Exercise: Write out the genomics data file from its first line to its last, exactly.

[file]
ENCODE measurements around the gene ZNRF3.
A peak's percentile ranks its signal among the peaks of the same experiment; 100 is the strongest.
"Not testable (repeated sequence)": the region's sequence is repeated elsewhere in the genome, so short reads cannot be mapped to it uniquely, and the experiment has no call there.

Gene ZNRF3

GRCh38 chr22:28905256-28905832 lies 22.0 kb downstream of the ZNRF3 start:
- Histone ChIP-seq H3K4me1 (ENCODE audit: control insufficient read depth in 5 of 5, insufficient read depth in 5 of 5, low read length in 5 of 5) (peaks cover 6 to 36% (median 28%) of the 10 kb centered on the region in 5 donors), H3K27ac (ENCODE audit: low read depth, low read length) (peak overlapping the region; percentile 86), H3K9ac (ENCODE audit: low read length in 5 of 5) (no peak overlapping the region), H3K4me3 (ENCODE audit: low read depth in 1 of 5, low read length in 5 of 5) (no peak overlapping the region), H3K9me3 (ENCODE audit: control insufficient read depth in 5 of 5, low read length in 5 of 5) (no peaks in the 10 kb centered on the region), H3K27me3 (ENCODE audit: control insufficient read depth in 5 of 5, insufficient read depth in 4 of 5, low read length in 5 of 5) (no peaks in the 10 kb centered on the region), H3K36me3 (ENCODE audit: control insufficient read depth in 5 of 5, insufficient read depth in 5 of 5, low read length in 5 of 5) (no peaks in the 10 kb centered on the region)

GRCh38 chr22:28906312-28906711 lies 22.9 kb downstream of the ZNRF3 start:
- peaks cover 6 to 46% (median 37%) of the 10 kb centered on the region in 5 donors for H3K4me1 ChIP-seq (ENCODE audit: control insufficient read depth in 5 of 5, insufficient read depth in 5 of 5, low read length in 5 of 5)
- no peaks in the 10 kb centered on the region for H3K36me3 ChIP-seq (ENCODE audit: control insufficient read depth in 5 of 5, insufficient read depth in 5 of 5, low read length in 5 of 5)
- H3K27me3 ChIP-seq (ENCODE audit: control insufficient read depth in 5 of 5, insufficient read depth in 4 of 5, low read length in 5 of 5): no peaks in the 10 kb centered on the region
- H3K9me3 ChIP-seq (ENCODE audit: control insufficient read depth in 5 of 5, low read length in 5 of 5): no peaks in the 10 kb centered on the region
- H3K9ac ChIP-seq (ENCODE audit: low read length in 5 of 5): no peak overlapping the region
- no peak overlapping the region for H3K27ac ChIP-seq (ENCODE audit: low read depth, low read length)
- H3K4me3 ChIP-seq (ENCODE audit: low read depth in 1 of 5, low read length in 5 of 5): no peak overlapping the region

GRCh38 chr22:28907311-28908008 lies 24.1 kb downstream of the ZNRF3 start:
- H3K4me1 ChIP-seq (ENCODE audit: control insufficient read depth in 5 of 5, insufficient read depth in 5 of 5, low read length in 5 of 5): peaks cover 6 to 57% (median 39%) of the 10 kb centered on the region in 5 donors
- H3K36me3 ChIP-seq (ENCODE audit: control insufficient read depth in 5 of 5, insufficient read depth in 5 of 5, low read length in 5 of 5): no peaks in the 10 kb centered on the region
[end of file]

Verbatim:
ENCODE measurements around the gene ZNRF3.
A peak's percentile ranks its signal among the peaks of the same experiment; 100 is the strongest.
"Not testable (repeated sequence)": the region's sequence is repeated elsewhere in the genome, so short reads cannot be mapped to it uniquely, and the experiment has no call there.

Gene ZNRF3

GRCh38 chr22:28905256-28905832 lies 22.0 kb downstream of the ZNRF3 start:
- Histone ChIP-seq H3K4me1 (ENCODE audit: control insufficient read depth in 5 of 5, insufficient read depth in 5 of 5, low read length in 5 of 5) (peaks cover 6 to 36% (median 28%) of the 10 kb centered on the region in 5 donors), H3K27ac (ENCODE audit: low read depth, low read length) (peak overlapping the region; percentile 86), H3K9ac (ENCODE audit: low read length in 5 of 5) (no peak overlapping the region), H3K4me3 (ENCODE audit: low read depth in 1 of 5, low read length in 5 of 5) (no peak overlapping the region), H3K9me3 (ENCODE audit: control insufficient read depth in 5 of 5, low read length in 5 of 5) (no peaks in the 10 kb centered on the region), H3K27me3 (ENCODE audit: control insufficient read depth in 5 of 5, insufficient read depth in 4 of 5, low read length in 5 of 5) (no peaks in the 10 kb centered on the region), H3K36me3 (ENCODE audit: control insufficient read depth in 5 of 5, insufficient read depth in 5 of 5, low read length in 5 of 5) (no peaks in the 10 kb centered on the region)

GRCh38 chr22:28906312-28906711 lies 22.9 kb downstream of the ZNRF3 start:
- peaks cover 6 to 46% (median 37%) of the 10 kb centered on the region in 5 donors for H3K4me1 ChIP-seq (ENCODE audit: control insufficient read depth in 5 of 5, insufficient read depth in 5 of 5, low read length in 5 of 5)
- no peaks in the 10 kb centered on the region for H3K36me3 ChIP-seq (ENCODE audit: control insufficient read depth in 5 of 5, insufficient read depth in 5 of 5, low read length in 5 of 5)
- H3K27me3 ChIP-seq (ENCODE audit: control insufficient read depth in 5 of 5, insufficient read depth in 4 of 5, low read length in 5 of 5): no peaks in the 10 kb centered on the region
- H3K9me3 ChIP-seq (ENCODE audit: control insufficient read depth in 5 of 5, low read length in 5 of 5): no peaks in the 10 kb centered on the region
- H3K9ac ChIP-seq (ENCODE audit: low read length in 5 of 5): no peak overlapping the region
- no peak overlapping the region for H3K27ac ChIP-seq (ENCODE audit: low read depth, low read length)
- H3K4me3 ChIP-seq (ENCODE audit: low read depth in 1 of 5, low read length in 5 of 5): no peak overlapping the region

GRCh38 chr22:28907311-28908008 lies 24.1 kb downstream of the ZNRF3 start:
- H3K4me1 ChIP-seq (ENCODE audit: control insufficient read depth in 5 of 5, insufficient read depth in 5 of 5, low read length in 5 of 5): peaks cover 6 to 57% (median 39%) of the 10 kb centered on the region in 5 donors
- H3K36me3 ChIP-seq (ENCODE audit: control insufficient read depth in 5 of 5, insufficient read depth in 5 of 5, low read length in 5 of 5): no peaks in the 10 kb centered on the region